A United Nations group of independent experts today drew attention to discrimination against persons with albinism in Tanzania, where they are the victims of ritual attacks and are routinely mistreated.
“They are regarded as ghosts and not human beings who can be wiped off the global map,” said the group in a message marking Tanzania's National Albinism Day. “People living with albinism [are] the target of many false and harmful myths in several countries, especially in the African region.”
Albinism is a rare, non-contagious, genetically inherited condition occurring in both genders regardless of ethnicity, in all countries of the world. It can happen to anyone if both father and mother carry the gene for it even if they do not have albinism themselves. Albinism results in a lack of pigmentation in the hair, skin and eyes, causing vulnerability to sun exposure and bright light.
In several African countries, it is believed that body parts of persons with albinism possess magical powers capable of bringing riches if used in potions produced by local witchdoctors. Some even believe that the witchcraft is more powerful if the victim screams during the amputation, so body parts are often cut from live victims.
Non-governmental organizations working in the field have documented 186 ritual attacks against people with albinism since 2000. Abductions and killings were recorded in 15 African states.
“These are manifestations of the worst forms of cruel, inhuman or degrading treatment and can never be justified,” the Special Rapporteur on torture, Juan E. Méndez, said. “Under international human rights law it is the duty of the State to afford protection to persons with albinism against such barbaric acts.”
People with albinism are not only brutally mutilated and tortured, but also killed and often buried alive together with tribal chiefs so as not to leave them in the grave alone. “These acts must be stopped and the perpetrators must be brought to justice without delay,” said Special Rapporteur on extrajudicial, summary or arbitrary executions, Christof Heyns.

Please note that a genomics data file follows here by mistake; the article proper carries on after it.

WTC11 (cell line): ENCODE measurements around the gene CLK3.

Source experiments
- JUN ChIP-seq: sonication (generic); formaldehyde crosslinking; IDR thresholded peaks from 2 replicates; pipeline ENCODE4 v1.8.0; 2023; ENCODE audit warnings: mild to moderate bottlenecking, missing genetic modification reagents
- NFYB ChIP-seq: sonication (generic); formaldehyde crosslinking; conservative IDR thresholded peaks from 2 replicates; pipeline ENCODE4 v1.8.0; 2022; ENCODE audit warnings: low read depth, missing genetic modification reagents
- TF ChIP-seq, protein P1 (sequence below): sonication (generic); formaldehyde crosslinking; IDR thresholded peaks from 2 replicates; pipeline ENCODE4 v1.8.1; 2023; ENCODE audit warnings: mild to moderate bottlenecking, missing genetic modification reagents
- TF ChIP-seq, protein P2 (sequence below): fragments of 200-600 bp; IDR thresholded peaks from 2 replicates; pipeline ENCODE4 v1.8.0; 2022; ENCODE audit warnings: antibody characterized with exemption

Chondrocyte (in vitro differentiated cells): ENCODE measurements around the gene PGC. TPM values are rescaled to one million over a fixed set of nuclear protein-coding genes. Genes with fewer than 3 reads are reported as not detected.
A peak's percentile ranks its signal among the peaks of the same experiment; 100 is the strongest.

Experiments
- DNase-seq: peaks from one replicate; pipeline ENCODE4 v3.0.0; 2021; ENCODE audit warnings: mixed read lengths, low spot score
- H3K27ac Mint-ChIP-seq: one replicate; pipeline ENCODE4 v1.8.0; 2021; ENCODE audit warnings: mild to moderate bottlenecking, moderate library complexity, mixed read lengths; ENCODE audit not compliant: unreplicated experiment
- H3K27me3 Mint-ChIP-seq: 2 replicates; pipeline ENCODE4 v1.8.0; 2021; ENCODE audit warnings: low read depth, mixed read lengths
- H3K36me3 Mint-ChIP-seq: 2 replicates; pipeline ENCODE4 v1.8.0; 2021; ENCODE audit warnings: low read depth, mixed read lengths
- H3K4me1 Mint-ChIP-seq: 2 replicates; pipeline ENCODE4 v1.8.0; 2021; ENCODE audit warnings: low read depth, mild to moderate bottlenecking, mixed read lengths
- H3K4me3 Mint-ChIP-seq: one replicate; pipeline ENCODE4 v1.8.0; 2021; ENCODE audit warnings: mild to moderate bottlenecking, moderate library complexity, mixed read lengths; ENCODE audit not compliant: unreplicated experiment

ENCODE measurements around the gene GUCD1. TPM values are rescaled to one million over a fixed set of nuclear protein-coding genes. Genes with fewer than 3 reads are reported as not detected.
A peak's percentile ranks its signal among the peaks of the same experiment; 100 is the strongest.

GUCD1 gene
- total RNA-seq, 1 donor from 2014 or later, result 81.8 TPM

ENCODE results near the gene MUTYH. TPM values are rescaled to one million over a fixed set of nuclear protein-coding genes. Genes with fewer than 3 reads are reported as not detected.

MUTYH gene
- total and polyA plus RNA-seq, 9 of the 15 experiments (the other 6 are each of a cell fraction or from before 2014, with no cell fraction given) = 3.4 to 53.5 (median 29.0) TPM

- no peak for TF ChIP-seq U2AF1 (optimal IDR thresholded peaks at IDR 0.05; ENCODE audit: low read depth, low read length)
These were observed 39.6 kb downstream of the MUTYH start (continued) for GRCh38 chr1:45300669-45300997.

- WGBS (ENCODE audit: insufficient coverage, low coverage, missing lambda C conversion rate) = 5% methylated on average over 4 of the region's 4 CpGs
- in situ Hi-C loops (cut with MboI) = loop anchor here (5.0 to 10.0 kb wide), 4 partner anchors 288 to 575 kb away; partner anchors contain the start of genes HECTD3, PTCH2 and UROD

“States bear full responsibility to undertake thorough, prompt and impartial investigations of all killings of persons with albinism, as well as to adopt the necessary measures to bring an end to impunity and prevent the recurrence of such killings,” he added.
People living with albinism is that they are often rejected and abandoned by their own families due to pressure from society, the UN Independent Expert on minority issues, Rita Izsák, noted.
“Their stigma, the lifelong social exclusion and general discrimination they face is a similar experience to those vulnerable racial minorities because of their different skin colour,” she said.
While numbers vary, in North America and Europe it is estimated that 1 in every 20,000 people have some form of albinism. In Tanzania, and throughout East Africa, albinism is much more prevalent, with estimates of 1 in 2,000 people being affected.
The Special Rapporteur on racism, Mutuma Ruteree underlined that Governments must ensure that persons living with albinism have the same opportunities as everyone else and that they are treated with the same dignity.
Almost all people with albinism are visually impaired. They may also have a shortened life span by lung disease or may develop life-threatening skin cancers. The Special Rapporteur on health, Anand Grover noted that they often do not receive the necessary health care, and urged authorities to assess their needs to increase their life chances.
Educating children about albinism is also important to prevent discrimination against them, said the Special Rapporteur on the right to educations, Kishore Singh. “There are now several educational methodologies and guides to teachers that have proved efficient in the course of educating children with albinism. These must be widely promoted and applied.”
The experts urged UN bodies such as Office of the High Commissioner for Human Rights (OHCHR) to study the root causes of discrimination and attacks on persons with albinism, and call on world governments to raise awareness and educate the public at large about the true nature of albinism.
“Dedicated national days, such as it exists in Tanzania can provide a great opportunity to trigger more attention to and launch discussion on the plight and needs of people living with albinism,” they said. “They are not ghosts; they are simply persons like you and us, but living with albinism.”